Has Iran Changed?

Since his election in June, Iran’s new president, Hassan Rouhani, has signaled a more moderate stance in his country’s international relations. But the world’s second-largest oil producer remains a danger not just to Saudi Arabia but also to peace and stability in the Middle East and beyond.

RIYADH – As 2014 begins, there is no more important question in world diplomacy than this: Has Iran changed? Since his election in June, Iran’s new president, Hassan Rouhani, has signaled a more moderate stance in his country’s international relations. But caution is in order – now and in the years ahead. The world’s second-largest oil producer, and self-proclaimed leader of Shia Islam and anti-Western Muslim revolutionaries everywhere, remains a danger not just to Saudi Arabia but also to peace and stability in the Middle East and beyond.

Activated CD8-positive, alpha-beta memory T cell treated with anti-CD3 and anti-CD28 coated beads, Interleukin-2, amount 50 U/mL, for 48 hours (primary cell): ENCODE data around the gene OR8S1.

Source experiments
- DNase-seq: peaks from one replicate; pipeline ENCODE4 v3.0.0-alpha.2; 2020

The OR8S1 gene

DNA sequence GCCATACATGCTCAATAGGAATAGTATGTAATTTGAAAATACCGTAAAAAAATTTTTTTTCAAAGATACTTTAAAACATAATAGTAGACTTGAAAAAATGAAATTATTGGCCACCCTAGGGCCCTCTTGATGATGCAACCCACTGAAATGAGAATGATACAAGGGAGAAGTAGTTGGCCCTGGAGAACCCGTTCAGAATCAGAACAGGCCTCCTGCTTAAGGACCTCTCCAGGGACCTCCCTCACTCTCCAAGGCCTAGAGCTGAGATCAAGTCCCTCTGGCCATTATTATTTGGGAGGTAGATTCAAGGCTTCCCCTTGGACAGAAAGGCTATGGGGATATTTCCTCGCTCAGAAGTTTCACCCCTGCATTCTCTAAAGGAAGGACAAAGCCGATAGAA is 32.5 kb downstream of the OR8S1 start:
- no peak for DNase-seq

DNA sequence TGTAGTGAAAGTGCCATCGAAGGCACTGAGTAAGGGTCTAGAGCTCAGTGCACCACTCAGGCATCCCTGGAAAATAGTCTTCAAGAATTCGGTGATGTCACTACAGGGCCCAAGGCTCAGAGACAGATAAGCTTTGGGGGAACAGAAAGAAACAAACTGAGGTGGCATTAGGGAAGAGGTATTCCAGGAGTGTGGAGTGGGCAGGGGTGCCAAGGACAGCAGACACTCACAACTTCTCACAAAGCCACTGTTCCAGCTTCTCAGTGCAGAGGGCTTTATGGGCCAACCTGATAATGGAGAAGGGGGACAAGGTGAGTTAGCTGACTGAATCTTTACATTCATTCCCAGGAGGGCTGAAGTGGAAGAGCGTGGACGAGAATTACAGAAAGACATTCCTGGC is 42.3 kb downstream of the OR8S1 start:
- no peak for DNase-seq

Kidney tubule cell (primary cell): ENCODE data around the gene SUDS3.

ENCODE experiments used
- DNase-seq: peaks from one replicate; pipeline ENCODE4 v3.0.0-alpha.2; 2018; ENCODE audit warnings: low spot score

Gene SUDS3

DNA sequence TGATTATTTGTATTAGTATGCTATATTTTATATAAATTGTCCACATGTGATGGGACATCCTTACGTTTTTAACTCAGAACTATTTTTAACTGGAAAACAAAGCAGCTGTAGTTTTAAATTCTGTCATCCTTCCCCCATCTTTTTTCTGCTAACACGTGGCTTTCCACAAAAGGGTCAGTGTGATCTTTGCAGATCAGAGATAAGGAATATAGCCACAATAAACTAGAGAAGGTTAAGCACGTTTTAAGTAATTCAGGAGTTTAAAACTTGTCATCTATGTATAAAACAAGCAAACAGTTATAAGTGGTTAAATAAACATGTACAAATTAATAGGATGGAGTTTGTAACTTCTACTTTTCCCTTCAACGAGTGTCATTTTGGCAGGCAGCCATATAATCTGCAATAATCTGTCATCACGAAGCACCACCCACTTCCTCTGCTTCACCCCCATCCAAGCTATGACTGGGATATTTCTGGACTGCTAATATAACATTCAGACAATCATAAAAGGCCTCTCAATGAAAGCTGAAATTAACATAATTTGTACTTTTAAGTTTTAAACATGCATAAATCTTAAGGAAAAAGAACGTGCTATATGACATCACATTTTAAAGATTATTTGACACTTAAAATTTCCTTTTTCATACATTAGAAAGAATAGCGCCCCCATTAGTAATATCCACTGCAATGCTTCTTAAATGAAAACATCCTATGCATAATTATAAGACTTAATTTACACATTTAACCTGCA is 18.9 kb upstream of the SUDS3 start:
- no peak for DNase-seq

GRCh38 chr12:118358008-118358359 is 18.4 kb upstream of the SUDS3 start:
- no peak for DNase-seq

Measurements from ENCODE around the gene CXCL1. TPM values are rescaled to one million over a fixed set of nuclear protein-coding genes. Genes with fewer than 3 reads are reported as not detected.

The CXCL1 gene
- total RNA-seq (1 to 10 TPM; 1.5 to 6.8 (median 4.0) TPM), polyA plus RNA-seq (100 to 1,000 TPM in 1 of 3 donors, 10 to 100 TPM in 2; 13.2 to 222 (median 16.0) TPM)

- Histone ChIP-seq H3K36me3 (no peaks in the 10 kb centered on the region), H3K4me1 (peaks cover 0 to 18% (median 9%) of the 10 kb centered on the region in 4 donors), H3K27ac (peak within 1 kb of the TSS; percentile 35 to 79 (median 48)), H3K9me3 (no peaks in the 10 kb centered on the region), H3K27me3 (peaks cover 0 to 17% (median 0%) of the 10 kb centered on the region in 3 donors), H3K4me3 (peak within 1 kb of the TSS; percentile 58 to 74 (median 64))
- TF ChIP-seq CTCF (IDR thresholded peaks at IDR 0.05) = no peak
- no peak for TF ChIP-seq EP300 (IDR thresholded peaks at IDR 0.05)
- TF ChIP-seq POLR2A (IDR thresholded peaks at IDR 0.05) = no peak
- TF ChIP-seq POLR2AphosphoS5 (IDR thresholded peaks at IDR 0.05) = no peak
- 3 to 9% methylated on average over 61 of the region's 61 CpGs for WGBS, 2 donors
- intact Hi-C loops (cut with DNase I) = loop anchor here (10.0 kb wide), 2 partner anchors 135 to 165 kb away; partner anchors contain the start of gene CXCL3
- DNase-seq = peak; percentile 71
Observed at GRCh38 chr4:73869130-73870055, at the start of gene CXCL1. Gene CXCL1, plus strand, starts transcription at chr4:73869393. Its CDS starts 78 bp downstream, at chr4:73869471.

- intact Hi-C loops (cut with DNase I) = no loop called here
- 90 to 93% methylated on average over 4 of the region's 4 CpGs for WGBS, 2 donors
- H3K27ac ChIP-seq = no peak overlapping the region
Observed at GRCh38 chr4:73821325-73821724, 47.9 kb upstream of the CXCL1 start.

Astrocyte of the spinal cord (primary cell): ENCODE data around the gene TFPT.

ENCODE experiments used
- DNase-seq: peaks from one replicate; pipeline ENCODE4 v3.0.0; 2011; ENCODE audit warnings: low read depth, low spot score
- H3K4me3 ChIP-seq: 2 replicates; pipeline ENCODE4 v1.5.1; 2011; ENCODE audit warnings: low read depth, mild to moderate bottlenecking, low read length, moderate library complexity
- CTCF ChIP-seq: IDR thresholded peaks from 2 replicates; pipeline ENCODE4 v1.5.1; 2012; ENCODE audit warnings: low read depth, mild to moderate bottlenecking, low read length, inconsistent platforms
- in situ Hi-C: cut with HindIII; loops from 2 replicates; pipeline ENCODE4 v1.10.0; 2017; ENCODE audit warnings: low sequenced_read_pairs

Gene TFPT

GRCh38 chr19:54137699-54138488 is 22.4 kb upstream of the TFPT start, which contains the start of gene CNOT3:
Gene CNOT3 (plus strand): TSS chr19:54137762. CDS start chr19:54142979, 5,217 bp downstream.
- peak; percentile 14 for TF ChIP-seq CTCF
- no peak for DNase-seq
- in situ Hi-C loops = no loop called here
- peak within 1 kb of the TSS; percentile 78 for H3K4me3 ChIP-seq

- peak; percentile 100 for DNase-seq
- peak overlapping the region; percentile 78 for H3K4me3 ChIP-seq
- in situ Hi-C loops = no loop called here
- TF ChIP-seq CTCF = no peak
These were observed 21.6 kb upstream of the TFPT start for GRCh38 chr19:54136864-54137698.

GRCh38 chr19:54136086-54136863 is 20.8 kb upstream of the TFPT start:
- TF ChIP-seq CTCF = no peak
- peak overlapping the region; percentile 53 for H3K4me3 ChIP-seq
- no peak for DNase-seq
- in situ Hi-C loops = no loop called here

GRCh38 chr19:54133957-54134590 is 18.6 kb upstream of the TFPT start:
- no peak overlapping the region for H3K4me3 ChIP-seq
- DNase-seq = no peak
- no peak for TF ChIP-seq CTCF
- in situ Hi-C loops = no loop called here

Saudi Arabia has two large concerns about the Islamic Republic: its quest for nuclear weapons and its interference in its neighbors’ affairs.

For starters, Iran’s efforts to develop nuclear weapons pose a huge danger, and, if left unchecked, are likely to trigger a wave of proliferation across the Middle East. Faced with a nuclear-armed Iran, the Gulf Cooperation Council members, for example, will be forced to weigh their options carefully – and possibly to acquire a nuclear deterrent of their own.

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